(February 2009): The working group met at SCEA in Foster City to review Sony's proposals for iXMF, with the expectation of creating a Simple Profile, primarily for streaming. At the meeting the group produced a list of issues remaining to be decided for an initial release, and both Sony and CRI presented opinions on required components. The group agreed to conduct bi-weekly conference calls and work towards agreement on a base framework.
(October 2008): Following the public comment period it was decided to define a profile containing functions and commands for basic streaming of audio, so as to accelerate uptake of the iXMF format by the development community. Work has also begun on incorporating changes and suggested improvements for the overall specification. The current schedule is TBD, because of unknown time and manpower available to complete this project. Presentations were well-received at both Austin GDC and AES.
(February 2008): Additional progress was made in February, and a public comment release was made at GDC in San Francisco.
(September 2007): Some more progress was made towards completing outstanding items in anticipation of presentations at AGDC and AES. Additional working group participants have joined as a result of the presentations, and we are hoping the primary authors will have the time to complete the document before the end of the year.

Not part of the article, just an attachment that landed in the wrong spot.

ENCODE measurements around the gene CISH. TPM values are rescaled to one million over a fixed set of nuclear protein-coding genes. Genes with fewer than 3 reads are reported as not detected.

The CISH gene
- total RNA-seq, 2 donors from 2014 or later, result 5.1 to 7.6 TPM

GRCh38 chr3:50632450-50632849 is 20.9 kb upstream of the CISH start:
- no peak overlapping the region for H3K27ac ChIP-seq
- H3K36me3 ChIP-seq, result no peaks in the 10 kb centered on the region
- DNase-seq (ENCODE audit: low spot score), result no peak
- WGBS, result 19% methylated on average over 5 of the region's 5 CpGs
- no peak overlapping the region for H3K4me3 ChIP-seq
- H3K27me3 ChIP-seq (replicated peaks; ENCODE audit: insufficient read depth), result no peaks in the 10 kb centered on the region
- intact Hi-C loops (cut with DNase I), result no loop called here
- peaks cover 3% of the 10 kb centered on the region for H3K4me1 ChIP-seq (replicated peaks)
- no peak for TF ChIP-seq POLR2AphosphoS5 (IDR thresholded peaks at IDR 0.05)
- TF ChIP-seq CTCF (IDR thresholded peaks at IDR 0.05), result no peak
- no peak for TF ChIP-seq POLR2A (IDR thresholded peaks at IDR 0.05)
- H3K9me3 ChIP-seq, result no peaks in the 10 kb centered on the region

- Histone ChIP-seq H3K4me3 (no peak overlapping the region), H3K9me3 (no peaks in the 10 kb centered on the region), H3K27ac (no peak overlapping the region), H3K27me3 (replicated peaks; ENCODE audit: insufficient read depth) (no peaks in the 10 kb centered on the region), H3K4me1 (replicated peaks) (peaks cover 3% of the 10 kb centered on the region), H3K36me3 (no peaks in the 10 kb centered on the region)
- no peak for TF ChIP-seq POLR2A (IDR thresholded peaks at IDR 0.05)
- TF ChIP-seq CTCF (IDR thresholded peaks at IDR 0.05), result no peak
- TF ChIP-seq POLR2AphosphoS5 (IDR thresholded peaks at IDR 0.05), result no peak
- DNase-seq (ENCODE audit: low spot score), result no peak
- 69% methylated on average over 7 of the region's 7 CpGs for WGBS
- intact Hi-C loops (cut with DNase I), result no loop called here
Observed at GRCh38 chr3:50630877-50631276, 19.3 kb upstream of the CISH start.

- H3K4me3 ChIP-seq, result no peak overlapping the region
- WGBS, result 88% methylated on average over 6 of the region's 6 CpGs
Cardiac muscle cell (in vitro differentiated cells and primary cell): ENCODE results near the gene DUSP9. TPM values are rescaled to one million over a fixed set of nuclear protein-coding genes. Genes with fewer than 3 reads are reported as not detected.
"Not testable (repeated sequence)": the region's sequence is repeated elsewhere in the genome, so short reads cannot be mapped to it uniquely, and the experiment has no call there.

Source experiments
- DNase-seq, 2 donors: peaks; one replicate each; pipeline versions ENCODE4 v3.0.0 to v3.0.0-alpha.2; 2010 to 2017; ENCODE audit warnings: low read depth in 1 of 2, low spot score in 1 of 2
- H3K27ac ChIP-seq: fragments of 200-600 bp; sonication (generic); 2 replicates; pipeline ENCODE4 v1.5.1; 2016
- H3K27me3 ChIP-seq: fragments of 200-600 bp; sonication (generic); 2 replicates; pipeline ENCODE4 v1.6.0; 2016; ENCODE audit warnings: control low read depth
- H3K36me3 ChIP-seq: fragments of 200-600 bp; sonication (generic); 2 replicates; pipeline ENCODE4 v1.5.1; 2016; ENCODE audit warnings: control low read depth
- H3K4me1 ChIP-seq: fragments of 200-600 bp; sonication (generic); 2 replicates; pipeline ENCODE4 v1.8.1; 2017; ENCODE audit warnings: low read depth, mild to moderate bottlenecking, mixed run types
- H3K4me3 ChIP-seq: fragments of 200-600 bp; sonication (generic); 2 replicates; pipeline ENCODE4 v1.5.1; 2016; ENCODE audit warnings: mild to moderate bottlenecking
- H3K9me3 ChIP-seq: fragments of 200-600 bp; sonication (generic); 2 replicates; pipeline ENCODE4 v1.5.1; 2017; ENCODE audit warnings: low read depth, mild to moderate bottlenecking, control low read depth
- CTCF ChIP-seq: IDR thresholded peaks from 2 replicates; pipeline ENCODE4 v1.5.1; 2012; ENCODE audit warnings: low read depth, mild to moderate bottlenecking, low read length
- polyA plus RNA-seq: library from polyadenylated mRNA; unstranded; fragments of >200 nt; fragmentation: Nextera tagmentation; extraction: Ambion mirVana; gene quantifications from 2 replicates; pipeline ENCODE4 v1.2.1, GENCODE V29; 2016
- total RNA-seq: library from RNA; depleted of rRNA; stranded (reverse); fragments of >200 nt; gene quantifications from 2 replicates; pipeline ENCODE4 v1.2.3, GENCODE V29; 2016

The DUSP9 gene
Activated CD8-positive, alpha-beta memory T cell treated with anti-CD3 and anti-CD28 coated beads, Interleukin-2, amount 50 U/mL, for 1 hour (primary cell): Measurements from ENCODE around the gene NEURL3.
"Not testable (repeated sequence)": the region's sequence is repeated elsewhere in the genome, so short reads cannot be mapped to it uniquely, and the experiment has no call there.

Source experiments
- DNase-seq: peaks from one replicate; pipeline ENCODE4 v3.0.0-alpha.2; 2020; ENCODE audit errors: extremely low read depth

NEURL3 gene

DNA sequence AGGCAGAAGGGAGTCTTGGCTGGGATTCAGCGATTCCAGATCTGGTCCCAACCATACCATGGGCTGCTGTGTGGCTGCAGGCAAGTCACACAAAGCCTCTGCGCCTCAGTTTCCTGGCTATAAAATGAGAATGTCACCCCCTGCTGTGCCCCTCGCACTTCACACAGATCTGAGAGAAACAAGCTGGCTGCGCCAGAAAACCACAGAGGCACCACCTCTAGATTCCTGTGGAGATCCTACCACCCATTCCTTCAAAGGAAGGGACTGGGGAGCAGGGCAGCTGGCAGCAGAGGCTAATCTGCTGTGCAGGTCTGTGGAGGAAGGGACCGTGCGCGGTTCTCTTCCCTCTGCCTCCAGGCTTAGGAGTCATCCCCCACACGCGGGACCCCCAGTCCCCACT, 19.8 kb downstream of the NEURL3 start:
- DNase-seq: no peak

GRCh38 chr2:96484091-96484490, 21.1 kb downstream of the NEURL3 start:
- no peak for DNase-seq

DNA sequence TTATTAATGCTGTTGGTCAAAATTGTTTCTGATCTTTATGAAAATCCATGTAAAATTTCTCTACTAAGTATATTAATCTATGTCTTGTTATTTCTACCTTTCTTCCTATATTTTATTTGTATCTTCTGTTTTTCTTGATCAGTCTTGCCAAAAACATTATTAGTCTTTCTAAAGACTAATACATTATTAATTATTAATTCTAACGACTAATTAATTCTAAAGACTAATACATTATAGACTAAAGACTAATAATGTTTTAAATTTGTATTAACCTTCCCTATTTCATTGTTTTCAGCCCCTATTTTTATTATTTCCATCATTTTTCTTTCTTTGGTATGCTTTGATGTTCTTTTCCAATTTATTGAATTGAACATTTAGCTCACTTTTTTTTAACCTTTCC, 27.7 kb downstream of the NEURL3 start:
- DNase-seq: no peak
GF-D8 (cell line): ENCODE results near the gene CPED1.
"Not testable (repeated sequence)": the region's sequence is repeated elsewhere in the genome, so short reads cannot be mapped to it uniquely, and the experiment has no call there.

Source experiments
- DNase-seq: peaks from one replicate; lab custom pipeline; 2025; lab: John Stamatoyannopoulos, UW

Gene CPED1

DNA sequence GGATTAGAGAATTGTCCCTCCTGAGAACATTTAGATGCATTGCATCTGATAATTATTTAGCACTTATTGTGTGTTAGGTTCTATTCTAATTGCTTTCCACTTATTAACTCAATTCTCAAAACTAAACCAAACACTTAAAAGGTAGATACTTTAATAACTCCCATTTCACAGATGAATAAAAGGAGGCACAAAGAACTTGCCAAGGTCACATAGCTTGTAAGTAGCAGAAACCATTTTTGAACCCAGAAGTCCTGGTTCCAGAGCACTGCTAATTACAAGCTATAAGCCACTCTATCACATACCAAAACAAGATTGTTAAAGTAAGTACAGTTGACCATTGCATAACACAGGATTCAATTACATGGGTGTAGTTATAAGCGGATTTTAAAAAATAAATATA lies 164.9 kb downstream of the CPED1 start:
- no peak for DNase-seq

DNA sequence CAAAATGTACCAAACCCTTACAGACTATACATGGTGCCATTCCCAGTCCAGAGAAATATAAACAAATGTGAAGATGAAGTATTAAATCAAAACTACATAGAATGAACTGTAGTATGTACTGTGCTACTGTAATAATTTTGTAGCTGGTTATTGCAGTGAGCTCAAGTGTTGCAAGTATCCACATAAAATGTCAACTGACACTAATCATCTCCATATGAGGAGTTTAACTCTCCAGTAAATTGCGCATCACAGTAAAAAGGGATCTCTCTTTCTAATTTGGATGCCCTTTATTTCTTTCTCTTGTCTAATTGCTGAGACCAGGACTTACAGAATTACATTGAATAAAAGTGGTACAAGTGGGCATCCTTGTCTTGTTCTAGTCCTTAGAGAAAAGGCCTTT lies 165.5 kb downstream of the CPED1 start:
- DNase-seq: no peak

(February 2007): Completion has been delayed due to lack of availability of time to dedicate to this project on the part of the working group participants. Small steps are being made, and new members are joining the group all the time, so we expect more progress later in the year.
(December, 2005): The file format specification document is approximately 90% complete. Recent working group discussions have led to a finalization of a file sync point methodology in the form of what we are calling PositionRules. Most of the remaining work involves either small issues that still need bit more discussion or overview sections that need to be completed.
(May 2005): The file format has been tested against several real-world interactive audio use scenarios and performed well. The need for a few minor changes emerged as a result of this testing. Working group members continue their efforts to prepare the specification document for review by the entire IASIG.